Anne Claude Philippe de Tubières-Grimoard de Pastels de Lévis, comte de Caylus, marquis d’Esternay, baron de Branscac (1692-1765), generally known by the considerably shorter name of Comte de Caylus, not only had the enviable honor of having about the longest name yet of anyone discussed in this series, but also of being the grandson of a first cousin of Madame de Maintenon, known to history as the second, secret wife of Louis XIV. This in turn ensured that he and his mother had access to the very cream of French society—and the French salons, where fairy tales still remained a prime source of amusement.
Caylus flourished in this atmosphere. After fighting in the War of the Spanish Succession from 1709 to 1714, an experience that caused him to avoid the military and further wars for the rest of his life, he chose to travel through Europe, eventually making his way to Italy, Greece, and the Ottoman Empire. Here, he fell in love with antiquities and archaeology, even joining in the dig at Herculaneum, where the wealthy Emmanuel Maurice de Lorraine, Duke of Elbeuf, was busily hunting for more statues to adorn his villas. An extensive tour of what is now Turkey cemented his passion.
For most scholars, his most important work was probably the seven volume Recuiel d’Antiquities, which appeared at regular intervals from 1752-1767. But Caylus did not spend all of his time cataloguing coins (especially gold coins) and other ancient wonders. He also attended the various salons of Paris, still in operation, wrote a number of popular erotic tales, and dabbled in fairy tales and “oriental” tales—that is, tales of magic set in the Middle East, which Caylus, unlike other French writers doing the same, at least had the benefit of having seen in person.
Caylus wrote decades after Madame d’Aulnoy had pioneered the use fairy tales as subversive critiques of the court of Louis XIV, and after Charles Perrault had used those same fairy tales to uphold the court of Louis XIV—while cautioning children, and in particular girls, of the dangers there. Caylus, familiar with both, drove his own path: mocking aspects of the court of Louis XIV, but also adding in a trace of misogyny that both d’Aulnoy and Perrault had largely avoided, and just barely managing to avoid expressing some decidedly negative thoughts about the organization of the French army.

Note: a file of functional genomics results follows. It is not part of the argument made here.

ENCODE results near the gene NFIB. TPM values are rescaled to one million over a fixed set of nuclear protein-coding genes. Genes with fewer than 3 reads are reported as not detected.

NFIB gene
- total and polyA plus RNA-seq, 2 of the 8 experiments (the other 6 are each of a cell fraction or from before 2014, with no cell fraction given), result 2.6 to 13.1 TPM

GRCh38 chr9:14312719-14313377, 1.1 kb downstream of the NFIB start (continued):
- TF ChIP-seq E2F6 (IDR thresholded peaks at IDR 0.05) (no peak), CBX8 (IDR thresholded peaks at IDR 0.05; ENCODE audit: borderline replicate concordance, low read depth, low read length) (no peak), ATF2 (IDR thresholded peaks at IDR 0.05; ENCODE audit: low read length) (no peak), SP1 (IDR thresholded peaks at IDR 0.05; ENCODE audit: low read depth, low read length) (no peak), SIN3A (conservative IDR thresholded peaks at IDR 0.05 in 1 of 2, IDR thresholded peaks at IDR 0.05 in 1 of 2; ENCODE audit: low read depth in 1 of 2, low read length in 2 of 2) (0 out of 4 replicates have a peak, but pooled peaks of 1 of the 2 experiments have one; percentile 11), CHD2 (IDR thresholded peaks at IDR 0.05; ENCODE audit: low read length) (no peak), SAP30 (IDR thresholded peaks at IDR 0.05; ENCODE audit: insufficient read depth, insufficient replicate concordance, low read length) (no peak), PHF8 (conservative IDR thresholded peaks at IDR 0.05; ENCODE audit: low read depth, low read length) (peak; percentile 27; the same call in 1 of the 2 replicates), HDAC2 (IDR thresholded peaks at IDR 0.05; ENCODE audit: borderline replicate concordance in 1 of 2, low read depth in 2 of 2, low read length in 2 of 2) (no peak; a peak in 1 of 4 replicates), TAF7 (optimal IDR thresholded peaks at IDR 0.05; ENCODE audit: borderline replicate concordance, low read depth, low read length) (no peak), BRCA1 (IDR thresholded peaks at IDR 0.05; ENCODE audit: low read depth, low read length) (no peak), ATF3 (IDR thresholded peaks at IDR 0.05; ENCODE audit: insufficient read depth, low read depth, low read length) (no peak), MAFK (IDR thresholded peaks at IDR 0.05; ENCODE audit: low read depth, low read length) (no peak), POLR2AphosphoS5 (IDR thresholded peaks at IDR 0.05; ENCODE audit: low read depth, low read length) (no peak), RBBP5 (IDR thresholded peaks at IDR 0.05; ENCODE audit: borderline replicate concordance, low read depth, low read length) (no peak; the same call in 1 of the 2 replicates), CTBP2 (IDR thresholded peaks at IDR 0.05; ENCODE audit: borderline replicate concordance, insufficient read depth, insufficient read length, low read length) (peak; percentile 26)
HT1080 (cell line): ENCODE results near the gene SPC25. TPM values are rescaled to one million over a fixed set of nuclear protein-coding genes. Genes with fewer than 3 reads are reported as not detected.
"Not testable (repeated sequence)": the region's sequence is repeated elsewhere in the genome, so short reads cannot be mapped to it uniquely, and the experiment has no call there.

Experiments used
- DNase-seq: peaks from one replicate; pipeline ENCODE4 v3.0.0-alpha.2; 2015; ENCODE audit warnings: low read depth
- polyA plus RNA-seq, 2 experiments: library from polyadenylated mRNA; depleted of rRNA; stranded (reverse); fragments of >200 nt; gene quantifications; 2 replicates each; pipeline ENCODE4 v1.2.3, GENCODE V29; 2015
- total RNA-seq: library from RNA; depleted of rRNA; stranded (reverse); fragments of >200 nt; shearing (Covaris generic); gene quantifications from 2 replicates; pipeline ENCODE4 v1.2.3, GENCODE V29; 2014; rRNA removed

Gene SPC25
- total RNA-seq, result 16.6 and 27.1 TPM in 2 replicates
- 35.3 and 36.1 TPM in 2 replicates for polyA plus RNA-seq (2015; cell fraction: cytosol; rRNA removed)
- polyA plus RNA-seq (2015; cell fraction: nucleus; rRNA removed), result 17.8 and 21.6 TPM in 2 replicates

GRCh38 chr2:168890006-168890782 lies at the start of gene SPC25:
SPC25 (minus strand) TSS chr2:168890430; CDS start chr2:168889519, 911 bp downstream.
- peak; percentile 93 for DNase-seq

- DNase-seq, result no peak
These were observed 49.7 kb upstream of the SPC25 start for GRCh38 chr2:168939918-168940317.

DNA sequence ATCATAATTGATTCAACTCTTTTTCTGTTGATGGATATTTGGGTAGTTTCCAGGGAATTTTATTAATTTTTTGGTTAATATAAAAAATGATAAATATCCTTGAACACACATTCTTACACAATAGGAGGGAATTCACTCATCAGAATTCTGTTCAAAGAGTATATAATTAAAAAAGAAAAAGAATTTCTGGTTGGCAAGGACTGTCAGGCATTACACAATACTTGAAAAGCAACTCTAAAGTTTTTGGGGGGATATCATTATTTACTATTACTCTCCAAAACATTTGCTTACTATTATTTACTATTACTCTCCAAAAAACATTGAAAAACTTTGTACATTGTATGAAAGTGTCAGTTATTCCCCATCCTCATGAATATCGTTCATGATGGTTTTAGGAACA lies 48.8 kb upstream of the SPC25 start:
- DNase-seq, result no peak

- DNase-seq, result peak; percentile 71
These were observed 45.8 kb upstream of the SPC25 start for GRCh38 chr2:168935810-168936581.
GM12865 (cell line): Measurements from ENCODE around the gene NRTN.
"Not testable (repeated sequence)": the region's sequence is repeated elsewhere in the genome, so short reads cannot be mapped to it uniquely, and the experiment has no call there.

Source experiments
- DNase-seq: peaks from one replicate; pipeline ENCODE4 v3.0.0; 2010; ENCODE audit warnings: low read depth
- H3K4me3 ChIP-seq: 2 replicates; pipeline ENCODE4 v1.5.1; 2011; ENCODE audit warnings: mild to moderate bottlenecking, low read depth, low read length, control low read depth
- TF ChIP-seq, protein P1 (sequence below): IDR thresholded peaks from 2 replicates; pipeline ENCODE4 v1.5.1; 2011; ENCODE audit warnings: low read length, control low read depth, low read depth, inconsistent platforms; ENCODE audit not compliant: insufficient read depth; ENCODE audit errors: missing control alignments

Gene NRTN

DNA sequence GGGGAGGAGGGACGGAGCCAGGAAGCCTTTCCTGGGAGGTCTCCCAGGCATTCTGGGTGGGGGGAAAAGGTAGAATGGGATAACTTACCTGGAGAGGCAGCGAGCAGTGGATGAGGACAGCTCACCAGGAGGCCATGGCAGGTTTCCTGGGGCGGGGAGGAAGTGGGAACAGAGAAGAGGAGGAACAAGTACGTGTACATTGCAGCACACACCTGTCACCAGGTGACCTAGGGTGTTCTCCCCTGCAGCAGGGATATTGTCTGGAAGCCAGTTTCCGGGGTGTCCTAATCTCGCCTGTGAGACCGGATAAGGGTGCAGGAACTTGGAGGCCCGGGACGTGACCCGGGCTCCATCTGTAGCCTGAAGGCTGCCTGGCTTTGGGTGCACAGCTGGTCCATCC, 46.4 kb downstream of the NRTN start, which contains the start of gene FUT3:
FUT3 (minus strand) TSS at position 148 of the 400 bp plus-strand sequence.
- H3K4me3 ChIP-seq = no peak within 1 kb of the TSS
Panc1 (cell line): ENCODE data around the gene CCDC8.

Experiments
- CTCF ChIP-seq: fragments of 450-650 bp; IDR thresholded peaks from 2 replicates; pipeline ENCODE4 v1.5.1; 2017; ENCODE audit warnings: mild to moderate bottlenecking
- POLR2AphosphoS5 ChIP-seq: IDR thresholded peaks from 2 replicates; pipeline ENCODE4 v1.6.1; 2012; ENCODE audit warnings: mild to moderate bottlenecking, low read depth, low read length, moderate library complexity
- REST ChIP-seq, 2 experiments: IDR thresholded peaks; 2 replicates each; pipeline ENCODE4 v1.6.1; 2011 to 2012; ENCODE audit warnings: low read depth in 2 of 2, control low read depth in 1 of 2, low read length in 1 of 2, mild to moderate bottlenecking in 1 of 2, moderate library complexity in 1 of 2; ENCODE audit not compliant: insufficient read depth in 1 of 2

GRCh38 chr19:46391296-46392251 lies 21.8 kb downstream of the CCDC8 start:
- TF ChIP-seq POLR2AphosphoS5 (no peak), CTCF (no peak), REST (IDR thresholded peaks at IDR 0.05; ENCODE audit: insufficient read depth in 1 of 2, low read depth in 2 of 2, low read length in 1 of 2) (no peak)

His “Princess Minute and King Floridor,” originally published in 1741, provides an excellent example of this. As the story opens, a large empire has been left to the rule of the tiny, thirteen year old Princess Minute, who has a passion for collecting knickknacks, and her fairy protector, Mirdandenne. Shortly after this, Minute dismisses a distinguished general from her court because he wore a hat laced with silver and a coat laced with gold, a negligence that she believes may be a sign of future negligence in battle. These sorts of decisions, Caylus explains, are enough to make anyone—and a kingdom—unstable.
It’s not particularly hard to connect all of this to Versailles, with its obsession with manners, fashion, and, well, delicate knickknacks—though it’s only fair to note that Caylus himself spent much of his life obsessed with and writing about delicate knickknacks, which may also account for their mention here. But Caylus here is less concerned about expenditures—a decided problem at Versailles, and one that other French salon fairy tale authors did obliquely or directly address in their tales—and more on the absurdity of basing important military matters on trivial things—and also, it seems, the problems with allowing civilians with no military experience or training to make military and personnel decisions.